The concept of people delivered into internal bondage sounds totally unrealistic but. so far as 1 can see, this possibility' becomes all too given the unilateralists' dual wish of an end to NATO and a non nuclear Europe, plus a nuclear Warsaw Pact.
Guerilla warfare and passive resistance would be untenable in the face of nuclear blackmail and he who controlled the bomb would be the arbiter of life. death and liberty.
Given the nature of Soviet government it is unlikely that those with their hands on the nuclear trigger will be of atruistic or liberal temperament.
To support unilateralism is to connive at its consequences and. if these are manifestly evil. support for unilateralism has a strong thread of immorality within it.
Those who say the possession of nuclear weapons is immoral presumably wish them to be eventually banned from the face of the earth-. Since man does not yet know how to uninvent an invention. this is manifestly impossible. The information for developing such weapons will always exist and. given human nature, there will always be those who wish to build such weapons for offensive purposes.
Short of a complete revolution in human nature. which the doctrine of original sin would seem 10 discount the only way to prevent the use of nuclear weapons as a means of coercism is for those who treasure liberty. freedom and peace to possess such weapons and, despite the undoubtedly distasteful and terrifying nature of the subject to work to deter potential aggressors from using these weapons.
Such an approach, coupled with a renewed search for multilateral dis armament, will undoubtedly require much care, patience. hard work and debate and will not be easy.
However, such work towards peace and liberty seems to me to be lair more realistic. sincere and infinitely preferable to ignoring serious practical problems and launching into flights of fantasy by searching for what de Gaulle would have called reassuring panaceas.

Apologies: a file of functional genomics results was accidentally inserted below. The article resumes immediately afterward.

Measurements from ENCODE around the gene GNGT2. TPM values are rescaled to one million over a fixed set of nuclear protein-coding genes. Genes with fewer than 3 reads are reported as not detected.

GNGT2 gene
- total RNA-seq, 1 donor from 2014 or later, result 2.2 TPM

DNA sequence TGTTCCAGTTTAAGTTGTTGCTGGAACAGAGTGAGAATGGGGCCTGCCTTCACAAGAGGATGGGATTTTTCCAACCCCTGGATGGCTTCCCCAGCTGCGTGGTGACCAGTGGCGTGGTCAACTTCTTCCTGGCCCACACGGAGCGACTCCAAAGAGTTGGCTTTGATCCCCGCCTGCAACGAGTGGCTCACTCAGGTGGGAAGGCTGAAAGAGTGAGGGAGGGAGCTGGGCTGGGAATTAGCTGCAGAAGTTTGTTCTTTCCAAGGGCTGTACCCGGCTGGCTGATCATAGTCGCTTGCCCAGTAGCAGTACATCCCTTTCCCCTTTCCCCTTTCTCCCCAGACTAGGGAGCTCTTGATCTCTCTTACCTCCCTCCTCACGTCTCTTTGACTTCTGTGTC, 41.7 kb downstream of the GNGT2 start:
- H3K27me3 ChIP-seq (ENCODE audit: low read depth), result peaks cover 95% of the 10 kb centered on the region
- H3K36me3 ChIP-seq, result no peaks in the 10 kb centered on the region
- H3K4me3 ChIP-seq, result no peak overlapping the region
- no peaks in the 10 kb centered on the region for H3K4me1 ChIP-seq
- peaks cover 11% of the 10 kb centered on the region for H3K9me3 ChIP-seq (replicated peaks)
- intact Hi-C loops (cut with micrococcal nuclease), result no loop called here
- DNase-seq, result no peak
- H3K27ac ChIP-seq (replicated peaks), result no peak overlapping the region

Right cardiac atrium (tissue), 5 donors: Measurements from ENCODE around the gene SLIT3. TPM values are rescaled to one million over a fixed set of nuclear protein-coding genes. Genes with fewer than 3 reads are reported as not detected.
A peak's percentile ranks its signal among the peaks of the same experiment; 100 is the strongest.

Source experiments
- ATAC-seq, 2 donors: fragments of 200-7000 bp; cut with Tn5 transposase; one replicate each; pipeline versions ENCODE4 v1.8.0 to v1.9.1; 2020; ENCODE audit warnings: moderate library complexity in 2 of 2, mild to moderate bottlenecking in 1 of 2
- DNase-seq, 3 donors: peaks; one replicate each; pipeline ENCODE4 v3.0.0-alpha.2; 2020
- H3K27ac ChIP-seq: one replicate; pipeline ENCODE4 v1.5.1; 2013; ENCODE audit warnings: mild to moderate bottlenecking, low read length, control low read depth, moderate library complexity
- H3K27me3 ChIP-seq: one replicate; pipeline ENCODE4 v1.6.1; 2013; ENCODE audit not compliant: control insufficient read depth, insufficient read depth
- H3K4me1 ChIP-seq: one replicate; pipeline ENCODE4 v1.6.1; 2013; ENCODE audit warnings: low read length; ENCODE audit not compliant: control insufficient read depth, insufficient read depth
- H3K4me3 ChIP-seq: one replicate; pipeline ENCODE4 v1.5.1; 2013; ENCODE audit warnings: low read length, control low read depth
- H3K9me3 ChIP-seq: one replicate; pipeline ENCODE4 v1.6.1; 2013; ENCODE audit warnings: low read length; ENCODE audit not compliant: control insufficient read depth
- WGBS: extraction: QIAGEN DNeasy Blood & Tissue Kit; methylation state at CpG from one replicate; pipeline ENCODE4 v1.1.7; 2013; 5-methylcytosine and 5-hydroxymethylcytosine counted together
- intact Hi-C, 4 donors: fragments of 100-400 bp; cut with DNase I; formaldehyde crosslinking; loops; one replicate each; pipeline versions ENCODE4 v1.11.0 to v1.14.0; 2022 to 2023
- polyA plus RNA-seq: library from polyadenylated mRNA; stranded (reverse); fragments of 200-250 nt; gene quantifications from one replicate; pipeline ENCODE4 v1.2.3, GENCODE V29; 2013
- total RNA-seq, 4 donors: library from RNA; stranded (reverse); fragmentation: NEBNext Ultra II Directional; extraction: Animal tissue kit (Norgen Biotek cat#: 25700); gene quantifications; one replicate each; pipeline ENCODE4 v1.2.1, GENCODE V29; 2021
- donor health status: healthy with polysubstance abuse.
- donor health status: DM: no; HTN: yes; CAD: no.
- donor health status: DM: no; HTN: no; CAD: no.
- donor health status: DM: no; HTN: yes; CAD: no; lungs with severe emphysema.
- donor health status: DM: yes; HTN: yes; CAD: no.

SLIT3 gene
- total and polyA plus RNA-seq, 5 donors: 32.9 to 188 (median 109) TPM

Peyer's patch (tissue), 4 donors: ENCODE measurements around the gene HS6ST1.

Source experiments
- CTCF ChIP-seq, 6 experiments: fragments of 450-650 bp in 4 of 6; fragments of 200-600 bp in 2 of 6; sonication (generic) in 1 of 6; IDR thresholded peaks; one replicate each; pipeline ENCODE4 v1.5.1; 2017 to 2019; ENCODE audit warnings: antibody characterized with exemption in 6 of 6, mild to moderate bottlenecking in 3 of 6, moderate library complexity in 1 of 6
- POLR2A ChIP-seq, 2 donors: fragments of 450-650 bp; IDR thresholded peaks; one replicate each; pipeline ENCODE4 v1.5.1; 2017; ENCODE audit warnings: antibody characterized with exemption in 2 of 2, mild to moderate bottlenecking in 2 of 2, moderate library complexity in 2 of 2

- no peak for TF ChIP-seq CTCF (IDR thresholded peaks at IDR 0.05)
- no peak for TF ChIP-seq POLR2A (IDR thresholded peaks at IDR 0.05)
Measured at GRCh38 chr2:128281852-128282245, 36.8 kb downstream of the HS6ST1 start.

The Catholic Church (which today seems to me to lack the courage to face up to materialism. the infatuation with hedonism. and Utopian Marxism) must take an independent stand on the nuclear issue and. above all. avoid mounting the unilateralist bandwagon and helping to reduce a complex issue to the level of such dangerously attractive platitudes and aphorisms as "Ban the Bomb," "No Crime". "Make Love, not War" and "Fight War. not Wars."
M T. McCowan Newcastle under Lyme, Staffs.
1 ADD my voice to the increasing number of your contributors writing about nuclear weapons.
I decided many years ago that there could be no circumstances in which nuclear weapons could be used morally, and recent events. have not made me change my mind. The first duty which arises out of such a decision is to make your views known and do what you cart to stop the spread of nuclear weapons.
There is a perfectly legal way to avoid paying the proportion of income tax which the Government would use for the purchase of nuclear weapons. It is to sign a Deed of Covenant in favour of a charity (say ('arod) which would use the tax reclaimable in an acceptable way. The individual can to a considerable extent determine how his tax is spent.
A letter indicating what has been done could be sent to the Secretary of State for Defence or the Prime Minister., C .1 Feetenby Leeds